Being an artist, and make no bones about it – you are, means that we need to be connected viscerally to so many different influences. I know some writers that have to have coffee and chocolate within arm’s reach and others who light a lavender candle before they start typing.
Music is like that. It is a stimulus. I attended a writer’s workshop once where the leader gave us a writing prompt and then turned on some classical music. Once we were finished she had us do the same exercise with country music playing on the radio and again with rock n’ roll. It was interesting how different the writing results were based on the music playing.
For some, music with lyrics that were familiar distracted them from writing because they found themselves singing the words in their mind. Others struggled regardless of the music and needed absolute silence to be creative. I believe Simon and Garfunkel wrote that song….Sounds of Silence. Boo hiss. Yes, I hear you.
How about you? Have you ever considered what outward stimulus is most helpful or harmful to your ability to write?
Melissa Tydell wrote an article for The Write Practice that offers suggestions on using music to help your writing.
She offers these questions to help you think about music as an inspirational tool to your creativity:
Turn on music that you love. Listen carefully.
- How does the song make you feel?
- What do the lyrics make you think about?
- What kind of story would use this song as a soundtrack?
If you don’t already use music to help you in the writing process, why not give it a try. Select a song or an album of music that you enjoy. While it plays in the background, start writing and see if it inspires you to write or forces you to get up and dance around the room.
What do other writers listen to? I found a blog article in which the author interviewed several published authors about their writing playlist. A few answered like David Quammen. David is the author of a new book on the next human pandemic, Spillover.
Music to write by? I’d love to give you some juicy personal choices but the fact is: I write in silence. Closed in my cave of an office, lined with books, very little window, no distraction by the beautiful mountains of Montana, no background music.
An equal number of writers in the article did have musical preferences as part of their process:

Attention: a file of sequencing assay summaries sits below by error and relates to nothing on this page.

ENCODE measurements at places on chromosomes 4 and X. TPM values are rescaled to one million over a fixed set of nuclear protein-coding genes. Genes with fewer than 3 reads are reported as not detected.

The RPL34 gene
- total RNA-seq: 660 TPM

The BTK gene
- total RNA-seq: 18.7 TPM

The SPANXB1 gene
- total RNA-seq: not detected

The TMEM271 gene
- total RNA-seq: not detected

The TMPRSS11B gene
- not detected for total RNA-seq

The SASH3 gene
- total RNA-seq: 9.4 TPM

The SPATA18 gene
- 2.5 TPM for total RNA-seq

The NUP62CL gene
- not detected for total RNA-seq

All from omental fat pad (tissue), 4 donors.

David Wolman David is a contributing editor at Wired and the author, most recently, of The End of Money.
I need to get pumped up to write, which means I listen to some decidedly un-relaxing tunes, often the same ones over and over again. And who knows? Maybe loud music helps my writing because the prose has to compete. Without tempo and sharp diction, the words will be overwhelmed. It’s as if the music provides both a challenge and a warning: DO NOT BE BORING. With that, I give you the most recent iteration of my playlist entitled “Write The Book!” (in part)
“Paper Planes” by M.I.A.
“The Funeral” by Band of Horses
“Sleepyhead” by Passion Pit
“Time to Pretend” by MGMT
“Helena Beat” by Foster the People
“In This World” by Moby
“Bad (live)” by U2
David Shenk. David’s most recent book is The Genius in All of Us.
I can’t listen to Bruce or Elvis or the other Elvis and come up with any worthwhile sentences. I can’t listen to Aimee Mann or Wilco or Martha Argerich or Richard Thompson or The Frames. I can’t listen to the very best-crafted songs or the most resonant voices or the sweetest melodies or the most blistering guitar solos. Way too distracting.
But I can listen to some of my very favorite stuff, including:
– Keith Jarrett, solo or trio, preferably the longer pieces that wander off in search of something genuinely new.
– Yo La Tengo, the louder, completely unapologetic pieces
– Philip Glass, the hypnotic pieces (i.e., all of them)
To read the entire article visit Music to Write To.
Bottom Line: I believe the point is that the music you choose to play, or not play, while writing is a very personal thing. Try different styles of music and see if they evoke a different tempo of literature.